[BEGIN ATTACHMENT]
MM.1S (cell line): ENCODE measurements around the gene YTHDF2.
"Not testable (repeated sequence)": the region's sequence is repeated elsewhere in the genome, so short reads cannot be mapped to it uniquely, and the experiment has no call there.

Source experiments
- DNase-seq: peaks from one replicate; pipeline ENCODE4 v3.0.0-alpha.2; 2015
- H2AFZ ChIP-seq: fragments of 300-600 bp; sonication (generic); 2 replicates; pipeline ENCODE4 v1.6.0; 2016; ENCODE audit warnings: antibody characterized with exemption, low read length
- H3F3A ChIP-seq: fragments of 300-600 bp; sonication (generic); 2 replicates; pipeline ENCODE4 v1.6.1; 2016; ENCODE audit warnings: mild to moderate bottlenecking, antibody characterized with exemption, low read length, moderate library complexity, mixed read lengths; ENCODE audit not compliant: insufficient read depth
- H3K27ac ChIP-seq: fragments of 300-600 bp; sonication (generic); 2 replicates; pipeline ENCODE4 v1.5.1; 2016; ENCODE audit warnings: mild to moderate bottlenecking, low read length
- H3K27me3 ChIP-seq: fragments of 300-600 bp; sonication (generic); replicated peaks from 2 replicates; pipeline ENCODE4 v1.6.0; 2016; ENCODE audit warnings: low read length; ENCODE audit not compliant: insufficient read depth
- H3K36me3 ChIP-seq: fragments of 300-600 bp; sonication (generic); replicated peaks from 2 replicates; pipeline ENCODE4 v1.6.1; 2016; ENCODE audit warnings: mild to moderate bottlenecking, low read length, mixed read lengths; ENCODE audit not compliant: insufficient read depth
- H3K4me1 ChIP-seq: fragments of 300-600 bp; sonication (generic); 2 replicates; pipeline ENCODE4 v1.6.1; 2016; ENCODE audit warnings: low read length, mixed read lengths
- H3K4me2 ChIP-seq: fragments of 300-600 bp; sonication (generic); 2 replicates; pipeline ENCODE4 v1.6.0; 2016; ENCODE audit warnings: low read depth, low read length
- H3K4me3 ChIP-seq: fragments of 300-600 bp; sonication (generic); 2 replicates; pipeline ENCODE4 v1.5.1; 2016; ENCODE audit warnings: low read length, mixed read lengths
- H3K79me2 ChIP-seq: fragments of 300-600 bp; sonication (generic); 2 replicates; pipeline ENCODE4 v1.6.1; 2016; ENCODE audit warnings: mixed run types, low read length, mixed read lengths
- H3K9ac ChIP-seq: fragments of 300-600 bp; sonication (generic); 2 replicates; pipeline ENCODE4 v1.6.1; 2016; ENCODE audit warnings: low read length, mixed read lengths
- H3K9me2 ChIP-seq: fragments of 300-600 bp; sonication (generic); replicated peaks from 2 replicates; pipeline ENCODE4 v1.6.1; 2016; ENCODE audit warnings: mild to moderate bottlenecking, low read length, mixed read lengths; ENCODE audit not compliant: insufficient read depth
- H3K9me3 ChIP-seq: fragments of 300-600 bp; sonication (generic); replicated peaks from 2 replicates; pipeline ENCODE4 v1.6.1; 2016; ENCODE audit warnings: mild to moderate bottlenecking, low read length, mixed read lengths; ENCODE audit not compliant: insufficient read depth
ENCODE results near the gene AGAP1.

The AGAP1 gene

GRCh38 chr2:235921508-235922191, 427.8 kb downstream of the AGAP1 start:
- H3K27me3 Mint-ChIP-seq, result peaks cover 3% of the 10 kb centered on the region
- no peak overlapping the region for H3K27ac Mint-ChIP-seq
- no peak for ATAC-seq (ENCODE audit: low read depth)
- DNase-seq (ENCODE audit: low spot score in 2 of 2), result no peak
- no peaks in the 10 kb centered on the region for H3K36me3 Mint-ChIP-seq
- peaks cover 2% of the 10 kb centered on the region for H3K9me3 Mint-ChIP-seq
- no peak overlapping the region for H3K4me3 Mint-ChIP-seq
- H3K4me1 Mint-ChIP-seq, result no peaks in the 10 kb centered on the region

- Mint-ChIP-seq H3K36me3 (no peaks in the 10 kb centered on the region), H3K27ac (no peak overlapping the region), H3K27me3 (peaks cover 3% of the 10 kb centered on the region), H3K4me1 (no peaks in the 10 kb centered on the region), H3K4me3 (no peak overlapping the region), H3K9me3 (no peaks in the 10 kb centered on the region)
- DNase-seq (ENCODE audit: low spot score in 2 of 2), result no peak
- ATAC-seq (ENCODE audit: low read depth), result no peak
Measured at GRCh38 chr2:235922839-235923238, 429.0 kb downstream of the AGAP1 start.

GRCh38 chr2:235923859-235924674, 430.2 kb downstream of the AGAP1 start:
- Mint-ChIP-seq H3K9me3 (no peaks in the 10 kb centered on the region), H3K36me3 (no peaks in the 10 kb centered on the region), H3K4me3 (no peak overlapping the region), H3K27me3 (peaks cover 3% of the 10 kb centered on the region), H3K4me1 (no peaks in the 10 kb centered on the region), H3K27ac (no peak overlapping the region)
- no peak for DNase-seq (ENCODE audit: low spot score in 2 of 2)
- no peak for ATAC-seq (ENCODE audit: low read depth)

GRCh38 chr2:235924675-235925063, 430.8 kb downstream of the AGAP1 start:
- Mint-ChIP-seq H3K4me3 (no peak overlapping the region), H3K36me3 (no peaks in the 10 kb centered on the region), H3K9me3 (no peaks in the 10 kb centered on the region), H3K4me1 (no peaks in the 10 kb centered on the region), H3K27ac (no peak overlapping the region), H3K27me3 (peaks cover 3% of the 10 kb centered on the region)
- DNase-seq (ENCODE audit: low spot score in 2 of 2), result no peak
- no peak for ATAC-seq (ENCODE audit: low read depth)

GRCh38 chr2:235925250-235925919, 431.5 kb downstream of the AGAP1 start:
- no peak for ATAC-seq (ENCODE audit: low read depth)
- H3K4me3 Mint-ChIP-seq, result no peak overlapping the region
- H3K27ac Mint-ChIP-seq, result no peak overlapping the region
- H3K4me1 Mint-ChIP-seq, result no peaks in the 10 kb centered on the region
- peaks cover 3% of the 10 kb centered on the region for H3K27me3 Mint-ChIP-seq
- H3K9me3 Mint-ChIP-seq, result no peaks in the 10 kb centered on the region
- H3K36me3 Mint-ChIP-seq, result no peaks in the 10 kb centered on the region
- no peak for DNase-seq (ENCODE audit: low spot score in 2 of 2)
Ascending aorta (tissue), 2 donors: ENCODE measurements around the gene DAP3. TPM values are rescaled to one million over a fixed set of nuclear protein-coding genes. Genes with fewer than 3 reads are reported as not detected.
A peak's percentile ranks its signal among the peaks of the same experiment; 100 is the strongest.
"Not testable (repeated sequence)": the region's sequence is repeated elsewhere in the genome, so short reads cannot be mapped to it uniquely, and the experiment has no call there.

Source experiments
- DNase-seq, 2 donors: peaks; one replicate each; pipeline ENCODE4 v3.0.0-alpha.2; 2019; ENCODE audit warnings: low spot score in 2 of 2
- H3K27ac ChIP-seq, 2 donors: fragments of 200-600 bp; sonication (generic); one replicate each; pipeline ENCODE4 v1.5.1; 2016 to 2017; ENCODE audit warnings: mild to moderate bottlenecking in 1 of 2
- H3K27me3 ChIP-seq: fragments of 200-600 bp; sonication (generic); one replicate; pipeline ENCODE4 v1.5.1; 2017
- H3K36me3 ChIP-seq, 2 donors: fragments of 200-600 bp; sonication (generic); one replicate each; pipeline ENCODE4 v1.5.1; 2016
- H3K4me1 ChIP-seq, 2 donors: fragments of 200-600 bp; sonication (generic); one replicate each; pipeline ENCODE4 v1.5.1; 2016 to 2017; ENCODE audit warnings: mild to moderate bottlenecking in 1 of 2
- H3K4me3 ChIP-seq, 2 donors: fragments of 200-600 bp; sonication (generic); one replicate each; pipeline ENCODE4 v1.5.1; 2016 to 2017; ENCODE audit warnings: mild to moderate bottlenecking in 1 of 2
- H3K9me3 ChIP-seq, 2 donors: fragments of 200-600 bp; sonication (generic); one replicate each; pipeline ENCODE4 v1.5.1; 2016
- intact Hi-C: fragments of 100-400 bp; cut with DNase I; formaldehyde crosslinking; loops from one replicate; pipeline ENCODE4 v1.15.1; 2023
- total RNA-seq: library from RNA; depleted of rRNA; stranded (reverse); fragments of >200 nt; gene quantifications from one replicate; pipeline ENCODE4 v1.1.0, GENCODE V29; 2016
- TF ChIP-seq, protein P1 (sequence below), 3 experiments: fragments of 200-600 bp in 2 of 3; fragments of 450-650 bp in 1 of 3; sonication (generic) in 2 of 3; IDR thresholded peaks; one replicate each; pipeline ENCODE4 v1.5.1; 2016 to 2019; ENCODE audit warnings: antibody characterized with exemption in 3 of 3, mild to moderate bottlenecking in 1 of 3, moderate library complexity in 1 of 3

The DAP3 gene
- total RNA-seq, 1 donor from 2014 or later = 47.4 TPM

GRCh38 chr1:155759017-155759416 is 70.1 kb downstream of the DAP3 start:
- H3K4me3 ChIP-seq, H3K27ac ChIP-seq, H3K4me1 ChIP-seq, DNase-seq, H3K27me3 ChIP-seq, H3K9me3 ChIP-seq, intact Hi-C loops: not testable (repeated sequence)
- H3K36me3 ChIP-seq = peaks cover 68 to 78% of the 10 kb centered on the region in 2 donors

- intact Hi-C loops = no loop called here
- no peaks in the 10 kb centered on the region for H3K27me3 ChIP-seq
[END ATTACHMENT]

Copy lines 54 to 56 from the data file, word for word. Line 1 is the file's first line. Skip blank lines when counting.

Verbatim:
- H3K27ac ChIP-seq, 2 donors: fragments of 200-600 bp; sonication (generic); one replicate each; pipeline ENCODE4 v1.5.1; 2016 to 2017; ENCODE audit warnings: mild to moderate bottlenecking in 1 of 2
- H3K27me3 ChIP-seq: fragments of 200-600 bp; sonication (generic); one replicate; pipeline ENCODE4 v1.5.1; 2017
- H3K36me3 ChIP-seq, 2 donors: fragments of 200-600 bp; sonication (generic); one replicate each; pipeline ENCODE4 v1.5.1; 2016